Letter from J Rodell
It would be appreciated if you could draw the
attention of the House of Lords BBC Charter Review Committee to
the following comments in response to their inquiry. I offer these
on an individual basis, although I am aware that they are largely
shared by fellow humanists and others who hold views on ethics
and morality independent of religious belief.
1. STATUS OF
Firstly I would like to make clear my strong support
for the continued status of the BBC as an independent broadcaster
largely financed from the license fee. Having travelled to many
other parts of the world, I think it is fair to say that much
of the BBC's output, notably Radio 4, is unrivalled in breadth,
depth, quality and freedom from government and commercial influence.
The license fee, along with the appropriate governance arrangements,
seems to be the best guarantee that this will continue.
2.1 However, I believe it is time to review the
BBC's remit in respect of religious broadcasting. The current
position is exemplified by the Thought for the Day slot
on the Radio 4 Today programme.
2.2 According to the 2001 Census, "people
with no religion" form the second largest group in the country
after Christiansat 15pct nearly three times the size of
all non-Christian religions added together. Yet the BBC Religious
Broadcasting unit refuses to include humanist or other non-religious
speakers among the Thought for the Day contributors, while
continuing to include at least one speaker who uses the slot as
a platform to evangelise Christian beliefs.
2.3 The implication of omitting non-religious
speakers is that the Religious Broadcasting unit considers that
only those with a belief in the supernatural can claim legitimate
views on moral issues. This is both untrue and rather insulting.
(Indeed, as an atheist I believe that all codes of morality are/have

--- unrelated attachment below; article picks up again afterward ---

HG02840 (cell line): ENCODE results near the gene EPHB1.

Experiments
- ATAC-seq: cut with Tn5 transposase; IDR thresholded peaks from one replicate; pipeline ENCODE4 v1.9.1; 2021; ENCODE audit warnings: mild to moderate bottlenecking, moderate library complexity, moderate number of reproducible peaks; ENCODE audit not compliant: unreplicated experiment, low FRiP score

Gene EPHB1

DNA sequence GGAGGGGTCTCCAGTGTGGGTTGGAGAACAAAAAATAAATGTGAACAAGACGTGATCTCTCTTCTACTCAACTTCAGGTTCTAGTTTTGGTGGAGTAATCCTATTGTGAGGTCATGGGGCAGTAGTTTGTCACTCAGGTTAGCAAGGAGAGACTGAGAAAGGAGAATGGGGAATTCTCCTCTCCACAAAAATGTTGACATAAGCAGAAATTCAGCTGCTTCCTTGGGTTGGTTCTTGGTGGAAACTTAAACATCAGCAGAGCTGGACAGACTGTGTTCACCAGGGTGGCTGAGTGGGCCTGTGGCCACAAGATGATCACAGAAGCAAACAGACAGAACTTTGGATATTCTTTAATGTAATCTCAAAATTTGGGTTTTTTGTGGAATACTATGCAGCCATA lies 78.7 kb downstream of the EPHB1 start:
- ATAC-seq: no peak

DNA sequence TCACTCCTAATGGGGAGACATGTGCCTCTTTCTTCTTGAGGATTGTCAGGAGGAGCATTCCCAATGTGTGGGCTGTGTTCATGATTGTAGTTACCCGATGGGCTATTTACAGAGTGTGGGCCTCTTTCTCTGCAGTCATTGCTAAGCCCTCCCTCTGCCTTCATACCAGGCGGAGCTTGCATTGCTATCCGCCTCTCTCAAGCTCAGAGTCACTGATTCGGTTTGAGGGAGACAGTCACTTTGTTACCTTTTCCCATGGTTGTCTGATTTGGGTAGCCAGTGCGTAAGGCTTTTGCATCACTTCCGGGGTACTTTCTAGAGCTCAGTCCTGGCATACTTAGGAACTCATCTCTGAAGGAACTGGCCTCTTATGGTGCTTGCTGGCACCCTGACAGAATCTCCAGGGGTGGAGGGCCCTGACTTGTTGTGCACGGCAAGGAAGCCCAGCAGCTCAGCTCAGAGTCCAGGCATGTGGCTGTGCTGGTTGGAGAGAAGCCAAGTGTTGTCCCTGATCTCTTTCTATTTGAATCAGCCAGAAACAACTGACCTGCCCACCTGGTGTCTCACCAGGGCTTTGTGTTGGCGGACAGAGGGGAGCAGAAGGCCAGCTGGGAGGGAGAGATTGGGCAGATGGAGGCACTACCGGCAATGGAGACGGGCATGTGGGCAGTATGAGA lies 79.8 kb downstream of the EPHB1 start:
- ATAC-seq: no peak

been of human origin, often produced by gifted thinkers and leaders,
but in most cases informed by one of a variety of erroneous supernatural
2.4 The Thought for the Day issue is,
I believe, symptomatic of an underlying lack of clarity on the
role of the BBC in the religious sphere.
3.1 Religious belief is, of course, a sensitive
issue, especially following recent events. The future role of
the BBC's religious output needs to be considered in the wider
context of the debate on multiculturalism, and bearing in mind
the BBC's role in the "British Establishment" and hence
in the elusive concept of "Britishness". Clearly it
needs to maintain wide appeal and adapt to changing times.
3.2 It could be argued that, as 70 per cent of
the population is Christian, and the Church of England is formally
established, the BBC should be a bastion of CoE Christianity.
But this would alienate the 30 per cent of the population who
are not Christian, along with the significant proportion of non-CoE
3.3 A more realistic and "future proof"
approach would be for the BBC's remit to be clearly secular and
even-handed. That would not mean an absence of broadcasting on
religious topics, just as political neutrality does not imply
an absence of broadcasting on political topics: Thought for
the Day would continuealbeit with an even-handed approachas
would many of the excellent programmes exploring religions, religious
history and thinking, morality and so on. Nor would it prevent
formal occasions that take place under the auspices of the established
church, such as State weddings and funerals, from being broadcast.
But it would mean a responsibility fairly to reflect the views
in the country in everyday output.
3.4 One type of output would not, however, be
compatible with a strict interpretation of "secular and even-handed"
and that is the broadcasting of Christian services for their own
sake, such as in Songs of Praise. In these cases the BBC
is effectively using license-payers money to provide a service
to Christianityneither secular nor even-handed. I can see
that this would be a problem given the popularity of these programmes,
their traditional status and the fact that they are often watched
and listened to by the elderly or otherwise housebound. A possible
solution could be a transitional arrangement leading to the establishment
of a separate digital channel for such output, perhaps funded
commercially or by donation but outside the BBC umbrella.
My primary purpose in writing is therefore to urge
a change in the BBC's Charter. Bring religion into line with politics
by making the BBC responsible for maintaining a secular and even-handed
approach to this important and sensitive topic.
9 October 2005